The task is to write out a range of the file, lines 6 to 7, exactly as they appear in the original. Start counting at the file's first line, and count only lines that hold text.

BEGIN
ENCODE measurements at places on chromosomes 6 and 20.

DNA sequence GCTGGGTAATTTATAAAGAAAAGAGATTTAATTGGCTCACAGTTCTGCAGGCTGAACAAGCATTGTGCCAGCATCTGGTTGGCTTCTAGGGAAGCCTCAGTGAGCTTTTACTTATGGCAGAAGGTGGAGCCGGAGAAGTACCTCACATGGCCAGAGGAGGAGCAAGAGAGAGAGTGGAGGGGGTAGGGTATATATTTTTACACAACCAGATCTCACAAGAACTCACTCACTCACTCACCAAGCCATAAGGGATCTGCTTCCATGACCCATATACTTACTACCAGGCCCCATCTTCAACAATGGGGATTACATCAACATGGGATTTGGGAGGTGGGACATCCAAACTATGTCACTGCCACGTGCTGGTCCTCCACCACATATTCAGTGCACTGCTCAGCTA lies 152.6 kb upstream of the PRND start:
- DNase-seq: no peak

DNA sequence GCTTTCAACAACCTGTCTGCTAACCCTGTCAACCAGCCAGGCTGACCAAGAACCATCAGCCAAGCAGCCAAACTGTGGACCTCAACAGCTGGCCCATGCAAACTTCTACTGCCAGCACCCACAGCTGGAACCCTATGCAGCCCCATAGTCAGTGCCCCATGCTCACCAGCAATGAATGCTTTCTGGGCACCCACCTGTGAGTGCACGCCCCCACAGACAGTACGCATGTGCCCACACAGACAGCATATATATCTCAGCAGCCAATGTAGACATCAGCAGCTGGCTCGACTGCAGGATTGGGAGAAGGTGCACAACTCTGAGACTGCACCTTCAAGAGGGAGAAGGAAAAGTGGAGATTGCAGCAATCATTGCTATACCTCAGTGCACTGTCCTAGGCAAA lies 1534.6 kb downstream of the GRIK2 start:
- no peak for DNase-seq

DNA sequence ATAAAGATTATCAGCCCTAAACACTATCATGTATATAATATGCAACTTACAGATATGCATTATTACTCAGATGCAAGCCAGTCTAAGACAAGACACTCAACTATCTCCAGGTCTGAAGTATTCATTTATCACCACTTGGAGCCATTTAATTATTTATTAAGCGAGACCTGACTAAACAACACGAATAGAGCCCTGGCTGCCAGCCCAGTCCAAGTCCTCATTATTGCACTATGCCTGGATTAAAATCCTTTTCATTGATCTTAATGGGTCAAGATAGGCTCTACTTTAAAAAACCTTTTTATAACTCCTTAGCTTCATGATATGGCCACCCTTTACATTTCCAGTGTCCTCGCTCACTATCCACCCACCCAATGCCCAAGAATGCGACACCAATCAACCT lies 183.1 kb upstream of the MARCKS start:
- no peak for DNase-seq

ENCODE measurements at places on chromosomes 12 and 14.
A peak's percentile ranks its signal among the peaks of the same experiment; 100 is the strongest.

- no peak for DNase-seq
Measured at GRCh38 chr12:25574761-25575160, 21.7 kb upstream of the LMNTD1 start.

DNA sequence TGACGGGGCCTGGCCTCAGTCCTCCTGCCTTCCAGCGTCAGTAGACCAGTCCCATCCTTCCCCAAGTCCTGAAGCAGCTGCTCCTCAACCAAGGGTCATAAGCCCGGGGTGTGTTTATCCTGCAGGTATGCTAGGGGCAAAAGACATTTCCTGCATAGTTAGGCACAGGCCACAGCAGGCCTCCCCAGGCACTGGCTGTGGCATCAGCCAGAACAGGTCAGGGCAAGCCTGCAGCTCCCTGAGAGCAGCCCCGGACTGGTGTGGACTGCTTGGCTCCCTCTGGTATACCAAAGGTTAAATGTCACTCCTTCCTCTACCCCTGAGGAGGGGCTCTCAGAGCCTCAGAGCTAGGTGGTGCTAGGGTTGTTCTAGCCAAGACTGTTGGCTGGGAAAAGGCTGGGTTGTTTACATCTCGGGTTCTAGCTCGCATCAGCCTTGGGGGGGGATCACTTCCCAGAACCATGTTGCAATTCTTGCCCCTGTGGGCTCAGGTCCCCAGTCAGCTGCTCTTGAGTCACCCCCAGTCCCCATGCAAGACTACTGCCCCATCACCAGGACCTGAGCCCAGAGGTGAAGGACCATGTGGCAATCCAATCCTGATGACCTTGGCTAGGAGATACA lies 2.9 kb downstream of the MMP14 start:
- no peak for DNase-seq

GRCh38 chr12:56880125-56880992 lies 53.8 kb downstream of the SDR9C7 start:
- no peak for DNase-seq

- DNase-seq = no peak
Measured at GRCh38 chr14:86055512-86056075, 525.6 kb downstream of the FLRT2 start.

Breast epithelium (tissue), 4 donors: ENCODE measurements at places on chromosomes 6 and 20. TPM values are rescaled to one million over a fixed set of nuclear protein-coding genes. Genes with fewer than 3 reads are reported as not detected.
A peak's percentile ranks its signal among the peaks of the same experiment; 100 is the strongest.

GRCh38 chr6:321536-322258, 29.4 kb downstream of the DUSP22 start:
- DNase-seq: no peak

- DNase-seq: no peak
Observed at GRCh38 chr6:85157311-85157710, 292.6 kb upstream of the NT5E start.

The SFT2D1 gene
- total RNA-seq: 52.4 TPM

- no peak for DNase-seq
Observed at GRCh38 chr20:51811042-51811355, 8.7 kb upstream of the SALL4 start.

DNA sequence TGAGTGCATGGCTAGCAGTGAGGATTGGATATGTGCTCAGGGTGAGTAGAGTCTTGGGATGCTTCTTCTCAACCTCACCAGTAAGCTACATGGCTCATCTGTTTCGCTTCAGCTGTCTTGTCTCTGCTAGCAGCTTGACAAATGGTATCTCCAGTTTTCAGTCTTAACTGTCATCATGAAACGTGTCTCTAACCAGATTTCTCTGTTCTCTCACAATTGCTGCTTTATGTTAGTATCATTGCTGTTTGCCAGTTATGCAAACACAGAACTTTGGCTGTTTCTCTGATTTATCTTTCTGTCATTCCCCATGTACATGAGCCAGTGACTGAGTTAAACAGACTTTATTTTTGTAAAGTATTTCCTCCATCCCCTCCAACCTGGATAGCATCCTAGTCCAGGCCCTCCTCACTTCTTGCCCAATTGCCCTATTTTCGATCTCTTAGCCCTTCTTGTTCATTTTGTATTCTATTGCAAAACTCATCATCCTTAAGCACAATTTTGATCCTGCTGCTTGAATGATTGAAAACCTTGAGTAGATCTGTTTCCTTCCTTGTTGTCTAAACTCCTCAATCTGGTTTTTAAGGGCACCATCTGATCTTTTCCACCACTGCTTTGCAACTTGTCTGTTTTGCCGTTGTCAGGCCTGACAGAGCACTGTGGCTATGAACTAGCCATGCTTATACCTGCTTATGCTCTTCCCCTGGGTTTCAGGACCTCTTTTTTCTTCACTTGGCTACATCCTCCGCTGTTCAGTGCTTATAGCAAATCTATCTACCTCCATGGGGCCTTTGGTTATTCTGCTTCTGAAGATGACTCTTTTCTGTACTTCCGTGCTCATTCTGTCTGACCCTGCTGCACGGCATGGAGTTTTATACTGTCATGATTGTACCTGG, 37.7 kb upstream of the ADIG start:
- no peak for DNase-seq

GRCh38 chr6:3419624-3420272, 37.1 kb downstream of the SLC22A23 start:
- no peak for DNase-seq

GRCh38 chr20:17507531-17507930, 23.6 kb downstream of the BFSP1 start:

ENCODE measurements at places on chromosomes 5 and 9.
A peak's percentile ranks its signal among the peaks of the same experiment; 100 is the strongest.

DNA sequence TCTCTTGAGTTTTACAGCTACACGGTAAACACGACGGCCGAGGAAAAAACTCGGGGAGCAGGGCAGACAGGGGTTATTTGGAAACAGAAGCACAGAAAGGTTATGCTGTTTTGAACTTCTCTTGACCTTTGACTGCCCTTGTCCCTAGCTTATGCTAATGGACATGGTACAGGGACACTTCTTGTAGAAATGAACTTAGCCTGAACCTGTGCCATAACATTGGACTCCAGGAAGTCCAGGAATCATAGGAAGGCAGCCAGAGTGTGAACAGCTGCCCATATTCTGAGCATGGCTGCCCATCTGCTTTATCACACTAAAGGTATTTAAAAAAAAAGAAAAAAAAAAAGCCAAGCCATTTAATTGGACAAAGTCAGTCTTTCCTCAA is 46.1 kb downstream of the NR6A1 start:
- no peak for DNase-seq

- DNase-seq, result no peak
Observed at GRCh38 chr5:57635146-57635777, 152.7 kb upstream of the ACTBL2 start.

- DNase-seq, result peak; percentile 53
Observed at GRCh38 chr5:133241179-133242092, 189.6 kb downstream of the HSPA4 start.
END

DNA sequence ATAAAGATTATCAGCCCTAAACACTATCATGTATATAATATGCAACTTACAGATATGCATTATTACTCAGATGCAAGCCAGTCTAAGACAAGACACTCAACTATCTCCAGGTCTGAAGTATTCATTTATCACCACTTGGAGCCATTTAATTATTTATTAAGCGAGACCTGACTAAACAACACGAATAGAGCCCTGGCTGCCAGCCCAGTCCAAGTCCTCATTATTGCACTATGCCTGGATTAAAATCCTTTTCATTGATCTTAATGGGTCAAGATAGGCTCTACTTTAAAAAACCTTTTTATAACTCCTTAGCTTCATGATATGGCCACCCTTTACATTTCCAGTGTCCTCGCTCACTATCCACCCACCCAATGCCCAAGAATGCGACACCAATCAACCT lies 183.1 kb upstream of the MARCKS start:
- no peak for DNase-seq